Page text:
Kit No. G-11
Decals: Two versions, both for U.S. Navy squadrons (VF-84 “Jolly Rogers” and VF-213 “Black Lions”)
Comments: Crisp mold, very good external detail but the engraved panel lines are a bit weak. Includes a full load of 4 Sparrrow and 4 Sidewinder missiles; tail hook is part of the main fuselage.
The McDonnell Douglas F-4 Phantom II was a tandem two-seat, twin-engine, all-weather, long-range supersonic jet interceptor/fighter-bomber originally developed for the United States Navy by McDonnell Aircraft. One of the best known and most recognizable post-World War II jet fighters in the world, it first entered service in 1961 with the U.S. Navy. Proving highly adaptable, it was also adopted by the U.S. Marine Corps and the U.S. Air Force (a rare development at the time, given the traditional inter-service rivalry, and an indicator of the superb nature of the aircraft) — by the mid-1960s it had become a major part of their respective air wings. Beginning in 1959, it set 15 world records for in-flight performance, including an absolute speed record, and an absolute altitude record.
The Phantom was a large fighter with a top speed of over Mach 2.2. It could carry more than 18,000 pounds (8,400 kg) of weapons on nine external hardpoints, including air-to-air missiles, air-to-ground missiles, and various bombs. The F-4, like other interceptors of its time, was initially designed without an internal cannon. Later models, beginning with the F-4E, which appeared n 1968, incorporated an M61 Vulcan rotary cannon. During the Vietnam War, the F-4 was used extensively; it served as the principal air superiority fighter for both the Navy and Air Force, and became important in the ground-attack and aerial reconnaissance roles late in the war.
The F-4B fleet defense model was fitted with General Electric J79-GE-8 series engines, an improved form of the -A model’s powerplant. The first operational squadron of F-4’s in the U.S. Navy was VF-114, which received its F-4B’s in October 1961, after successful carrier trials conducted during 1960. The U.S. Marine Corps quickly followed suit, seeing the multi-role capabilities of the aircraft, and received their aircraft in 1962 with plans to employ them as their primary close air support fighter-bomber. F-4A and F-4B models quickly set aviation records for maximum altitude (98,556 feet on December 6, 1959), time-to-altitude and overall speed (1,606 mph on November 22, 1961), among others.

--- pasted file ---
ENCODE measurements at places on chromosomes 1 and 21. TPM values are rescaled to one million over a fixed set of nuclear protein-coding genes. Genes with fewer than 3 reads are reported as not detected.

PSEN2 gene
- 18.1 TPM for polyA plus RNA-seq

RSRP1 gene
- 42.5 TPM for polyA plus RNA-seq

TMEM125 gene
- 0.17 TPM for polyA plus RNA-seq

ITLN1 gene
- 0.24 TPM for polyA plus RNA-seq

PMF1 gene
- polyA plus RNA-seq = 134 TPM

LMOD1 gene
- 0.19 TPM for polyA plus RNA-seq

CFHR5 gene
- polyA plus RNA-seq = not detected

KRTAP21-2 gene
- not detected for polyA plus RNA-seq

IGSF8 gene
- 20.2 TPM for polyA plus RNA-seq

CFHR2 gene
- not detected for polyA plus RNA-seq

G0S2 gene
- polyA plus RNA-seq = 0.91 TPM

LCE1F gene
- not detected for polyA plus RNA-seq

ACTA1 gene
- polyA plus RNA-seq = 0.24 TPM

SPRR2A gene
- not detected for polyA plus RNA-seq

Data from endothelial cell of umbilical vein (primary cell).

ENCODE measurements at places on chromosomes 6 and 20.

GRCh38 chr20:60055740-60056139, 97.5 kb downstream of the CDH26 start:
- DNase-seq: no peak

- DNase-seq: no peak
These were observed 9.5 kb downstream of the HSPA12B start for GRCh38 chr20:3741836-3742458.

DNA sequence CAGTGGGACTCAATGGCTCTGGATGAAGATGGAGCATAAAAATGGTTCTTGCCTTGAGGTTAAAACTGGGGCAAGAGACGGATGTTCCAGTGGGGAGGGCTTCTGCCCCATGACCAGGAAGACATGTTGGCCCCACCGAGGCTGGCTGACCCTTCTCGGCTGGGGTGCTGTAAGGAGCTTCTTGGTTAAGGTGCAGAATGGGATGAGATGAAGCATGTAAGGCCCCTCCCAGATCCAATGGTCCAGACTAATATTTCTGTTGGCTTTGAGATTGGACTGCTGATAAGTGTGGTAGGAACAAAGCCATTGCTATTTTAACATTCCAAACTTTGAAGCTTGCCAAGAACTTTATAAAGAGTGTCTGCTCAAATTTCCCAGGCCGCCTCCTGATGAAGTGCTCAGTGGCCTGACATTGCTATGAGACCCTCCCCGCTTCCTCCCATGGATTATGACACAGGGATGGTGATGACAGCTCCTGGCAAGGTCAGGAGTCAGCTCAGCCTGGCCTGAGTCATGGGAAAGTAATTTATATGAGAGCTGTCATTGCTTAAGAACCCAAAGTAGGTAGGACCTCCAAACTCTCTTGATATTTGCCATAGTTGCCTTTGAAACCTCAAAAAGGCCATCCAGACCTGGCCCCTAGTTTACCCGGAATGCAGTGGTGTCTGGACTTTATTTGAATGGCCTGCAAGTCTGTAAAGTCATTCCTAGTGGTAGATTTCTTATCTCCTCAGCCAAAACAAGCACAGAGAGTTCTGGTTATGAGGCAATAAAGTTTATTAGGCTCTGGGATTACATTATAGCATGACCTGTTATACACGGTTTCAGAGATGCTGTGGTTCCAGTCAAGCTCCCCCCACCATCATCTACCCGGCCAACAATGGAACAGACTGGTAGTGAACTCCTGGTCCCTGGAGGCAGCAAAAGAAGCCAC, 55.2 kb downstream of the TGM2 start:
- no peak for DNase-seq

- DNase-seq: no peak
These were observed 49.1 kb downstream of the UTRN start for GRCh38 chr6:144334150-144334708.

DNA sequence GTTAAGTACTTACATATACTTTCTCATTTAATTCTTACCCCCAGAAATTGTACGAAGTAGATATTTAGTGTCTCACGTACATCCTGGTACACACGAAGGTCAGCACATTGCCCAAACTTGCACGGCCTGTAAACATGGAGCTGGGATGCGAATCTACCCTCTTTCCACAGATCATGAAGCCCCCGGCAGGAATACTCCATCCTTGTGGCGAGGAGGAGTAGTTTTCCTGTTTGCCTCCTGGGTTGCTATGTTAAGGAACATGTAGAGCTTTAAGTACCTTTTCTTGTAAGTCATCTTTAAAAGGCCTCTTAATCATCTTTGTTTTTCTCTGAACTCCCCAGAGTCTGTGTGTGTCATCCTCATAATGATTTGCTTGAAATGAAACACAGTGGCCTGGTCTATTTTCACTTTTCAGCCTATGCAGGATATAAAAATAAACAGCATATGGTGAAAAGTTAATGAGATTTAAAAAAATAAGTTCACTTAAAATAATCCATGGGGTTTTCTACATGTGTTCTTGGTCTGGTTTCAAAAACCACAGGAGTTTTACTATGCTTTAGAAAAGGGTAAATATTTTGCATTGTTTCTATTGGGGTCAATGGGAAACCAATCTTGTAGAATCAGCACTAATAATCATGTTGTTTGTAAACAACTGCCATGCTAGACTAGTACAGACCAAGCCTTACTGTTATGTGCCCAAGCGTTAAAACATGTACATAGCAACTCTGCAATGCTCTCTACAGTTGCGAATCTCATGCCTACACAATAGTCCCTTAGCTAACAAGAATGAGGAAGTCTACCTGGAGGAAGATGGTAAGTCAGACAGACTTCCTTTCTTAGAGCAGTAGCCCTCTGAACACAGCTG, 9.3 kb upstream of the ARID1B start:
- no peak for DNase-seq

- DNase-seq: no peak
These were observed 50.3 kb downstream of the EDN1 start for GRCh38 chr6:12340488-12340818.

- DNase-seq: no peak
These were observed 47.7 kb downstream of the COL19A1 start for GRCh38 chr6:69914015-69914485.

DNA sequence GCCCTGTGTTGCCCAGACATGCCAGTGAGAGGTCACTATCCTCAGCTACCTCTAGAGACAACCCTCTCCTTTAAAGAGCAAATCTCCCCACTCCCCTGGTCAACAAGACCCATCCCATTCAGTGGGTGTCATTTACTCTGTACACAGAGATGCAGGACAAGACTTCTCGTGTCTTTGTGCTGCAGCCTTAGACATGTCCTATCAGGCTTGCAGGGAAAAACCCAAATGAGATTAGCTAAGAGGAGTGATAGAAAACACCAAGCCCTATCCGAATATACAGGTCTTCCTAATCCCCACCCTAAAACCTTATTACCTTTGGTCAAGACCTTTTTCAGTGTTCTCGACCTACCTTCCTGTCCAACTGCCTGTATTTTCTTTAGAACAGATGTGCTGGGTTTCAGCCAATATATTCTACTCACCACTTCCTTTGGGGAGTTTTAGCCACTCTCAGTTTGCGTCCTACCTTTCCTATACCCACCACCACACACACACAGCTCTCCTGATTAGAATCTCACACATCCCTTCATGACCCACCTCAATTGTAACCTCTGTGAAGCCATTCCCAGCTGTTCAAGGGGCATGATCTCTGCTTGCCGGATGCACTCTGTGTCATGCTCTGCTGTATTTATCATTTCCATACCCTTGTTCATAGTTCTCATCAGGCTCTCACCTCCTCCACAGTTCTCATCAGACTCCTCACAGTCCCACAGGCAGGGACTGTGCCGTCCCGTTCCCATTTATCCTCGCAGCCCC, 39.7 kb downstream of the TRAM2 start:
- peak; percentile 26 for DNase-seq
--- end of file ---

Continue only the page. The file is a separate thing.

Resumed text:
While the Phantom would go on to greater fame and renown, ultimately serving also the U.S. Air Force and the air arms of at least 11 other nations (including Japan, Israel, Germany and Great Britain) it was the F-4B that first put the Phantom on the map of world military aviation in the early 1960’s.
First released in 1985, Fujimi’s F-4B is molded in gray with engraved panel lines and has 106 injection molded parts, five of which are clear plastic for the canopy. The instructions are well illustrated, and include supplemental drawings to show the proper positioning for open canopies, as well as the proper angle for the rear stabilizers and a paint guide for the missiles. Overall, this appears to be a very good kit; my only complaint is that the cockpit is not terribly detailed.
The cockpit features decals for all instrument panels, and seats of fair detail that offer separate parts for the pull handles triggering the ejection sequence. The pull handles are not particularly detailed, but at least an effort is made to represent them. Many manufacturers do not bother with this part. If you care about this aspect of the build, I recommend Aires ejection seats. There is a separate control stick for the pilot, but none for the radar intercept officer in the back seat. I do not know if this is standard on F-4B’s, so cannot speak to its accuracy. Fujimi’s kit has an unusual construction feature in that the cockpit tub is cemented into a separate part that is a section of the bottom of the fuselage directly beneath the canopy.
Fujimi’s jet intakes are of good quality, with engraved detail on the ramps. Like the much older 1/72 Revell F-4E, the Fujimi version features intakes that curve around to meet the ramps on top and on the bottom, covering a full 180 degrees on a vertical line. This is a big plus, since some other manufacturers (namely Monogram) feature intakes that do not cover a full 180 degrees, meeting the bottom edge of the fuselage, and require a lot of putty, sanding and patience to hide an ugly seam that never appeared on the actual Phantom. With the Fujimi Phantom this is not a problem.
Exhaust Nozzles and Missiles
The kit’s exhaust nozzles seem to follow an industry standard of providing good external detail, and fairly good molding representing the turbofan at the end of the shaft. The kit’s missiles are noteworthy mainly because they bear engraved panel lines, something I have rarely if ever seen on a kit.
The kit decals are crisp and all completely in register with no bleed-over or blurred lines. There are two versions: The first is for VF-84, the “’Jolly Rogers” that features two different versions of the skull and crossbones tail insignia, both of them white, but one with a black background that is reminiscent of the flag of 18th Century pirate ships. The VF-84 version looks impressive and includes markings for the aircraft carrier U.S.S. Independence. My only criticism is that the particular shade of yellow in the diagonal band across the fuselage does not ring true. The second version of decals is for VF-213, the “Black Lions,” and does not appear to have a vessel designation – overall a much plainer looking aircraft bearing little more than aircraft and serial number designations.
Fujimi’s F-4B offers above average detail of the kind we have come to expect of this manufacturer. This is among the best versions of the early Phantom available.